The cave neighborhood has white-washed chimneys sticking out of the ground in all directions and little doors in the side of the clay hills. So if you’ve ever dreamed of being a hobbit, dreams can come true in Guadix.


Each time I step inside one of these caves I am met with an earthy smell and a wave of cool air. The walls are covered with white plaster to keep them from falling in, and if you are ever in the market for a cave they come equipped with all the modern conveniences you could want—running water, lights, Internet. Or you can try one out via AirBnB.


There is also a cave bar nearby in which we sip wine, eat tapas and watch the old men of the pueblo stare at the 600 and remember a different time.


3. Cemeteries

In Pedro Almodóvar’s movie Volver, the opening scene is in a Spanish graveyard full of women washing and dusting off gravestones and placing new flowers at their family’s grave sites. Once a year, on Oct. 30-31, Spaniards go to their graveyards and clean and refresh the flowers and then the next day, El Día de Todos los Santos, people come pay their respects to the dead.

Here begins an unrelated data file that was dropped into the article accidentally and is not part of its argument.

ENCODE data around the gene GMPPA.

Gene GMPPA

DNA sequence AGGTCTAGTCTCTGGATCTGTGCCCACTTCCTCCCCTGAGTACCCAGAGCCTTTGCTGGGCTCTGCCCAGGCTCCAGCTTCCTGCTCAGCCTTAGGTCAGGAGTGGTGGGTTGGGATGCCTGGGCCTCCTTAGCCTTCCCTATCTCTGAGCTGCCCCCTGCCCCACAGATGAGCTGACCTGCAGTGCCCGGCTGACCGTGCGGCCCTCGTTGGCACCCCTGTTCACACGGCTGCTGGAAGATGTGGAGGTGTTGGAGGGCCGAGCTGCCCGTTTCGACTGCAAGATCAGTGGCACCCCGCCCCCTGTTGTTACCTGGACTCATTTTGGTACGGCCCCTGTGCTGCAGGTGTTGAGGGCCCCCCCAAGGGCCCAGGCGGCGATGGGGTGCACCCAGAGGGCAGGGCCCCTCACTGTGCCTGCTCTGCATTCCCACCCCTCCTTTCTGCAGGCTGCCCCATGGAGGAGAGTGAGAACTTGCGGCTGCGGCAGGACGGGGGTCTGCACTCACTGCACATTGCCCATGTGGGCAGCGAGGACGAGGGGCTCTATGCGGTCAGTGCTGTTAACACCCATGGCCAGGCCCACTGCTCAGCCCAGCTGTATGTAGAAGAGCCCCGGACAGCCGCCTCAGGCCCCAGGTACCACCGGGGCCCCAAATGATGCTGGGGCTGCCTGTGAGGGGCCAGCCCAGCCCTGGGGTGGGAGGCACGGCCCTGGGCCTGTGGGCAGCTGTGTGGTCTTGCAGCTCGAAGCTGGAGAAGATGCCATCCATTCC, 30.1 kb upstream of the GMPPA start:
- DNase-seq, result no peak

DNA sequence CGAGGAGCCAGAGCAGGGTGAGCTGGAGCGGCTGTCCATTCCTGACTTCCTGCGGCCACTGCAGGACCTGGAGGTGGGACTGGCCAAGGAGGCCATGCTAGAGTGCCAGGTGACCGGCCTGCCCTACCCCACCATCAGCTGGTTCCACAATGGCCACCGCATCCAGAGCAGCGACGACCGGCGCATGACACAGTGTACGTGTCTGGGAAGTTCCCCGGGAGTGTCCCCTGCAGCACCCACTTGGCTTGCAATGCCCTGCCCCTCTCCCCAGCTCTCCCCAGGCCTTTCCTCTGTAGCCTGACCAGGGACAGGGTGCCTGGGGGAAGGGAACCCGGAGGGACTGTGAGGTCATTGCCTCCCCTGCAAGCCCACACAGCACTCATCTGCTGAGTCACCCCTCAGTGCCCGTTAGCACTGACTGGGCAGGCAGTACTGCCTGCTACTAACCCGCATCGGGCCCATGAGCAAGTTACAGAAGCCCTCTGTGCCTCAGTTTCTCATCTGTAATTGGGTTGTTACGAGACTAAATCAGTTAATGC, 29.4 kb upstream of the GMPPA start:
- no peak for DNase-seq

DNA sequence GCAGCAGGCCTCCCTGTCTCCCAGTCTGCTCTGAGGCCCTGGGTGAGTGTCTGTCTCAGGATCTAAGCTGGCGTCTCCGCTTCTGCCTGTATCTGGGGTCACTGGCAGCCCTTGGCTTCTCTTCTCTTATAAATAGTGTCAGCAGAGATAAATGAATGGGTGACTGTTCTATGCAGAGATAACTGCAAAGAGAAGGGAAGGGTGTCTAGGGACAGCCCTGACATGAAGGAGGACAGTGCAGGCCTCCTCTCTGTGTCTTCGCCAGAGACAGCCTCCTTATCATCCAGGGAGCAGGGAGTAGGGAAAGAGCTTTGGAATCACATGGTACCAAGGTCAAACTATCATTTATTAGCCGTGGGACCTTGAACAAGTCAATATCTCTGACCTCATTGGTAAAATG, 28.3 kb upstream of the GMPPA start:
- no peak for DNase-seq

Because of this, I have always wanted to see a Spanish cemetery.  Luckily for me, the 600 just happened to pass one on our way to get a café con leche.

As we walk through the gates, Carolina says, “Look, this is where my pet bird was buried.”

The nicer grave sites are chest tombs, raised up from the ground bearing white stone crosses. But the part that looks different to American eyes are the columns of graves stacked one on top of each other. Massive square structures that look like rows and rows of giant drawers. They reach so high that there are movable stairs to help you climb up to a family member’s gravestone.


I’d like to say something about how I pondered the fleeting nature of our existence, but really I just took pictures of people’s gravestones and marveled that I was in a Spanish graveyard. And that I could walk back through the gates after my tour and have a glass of wine.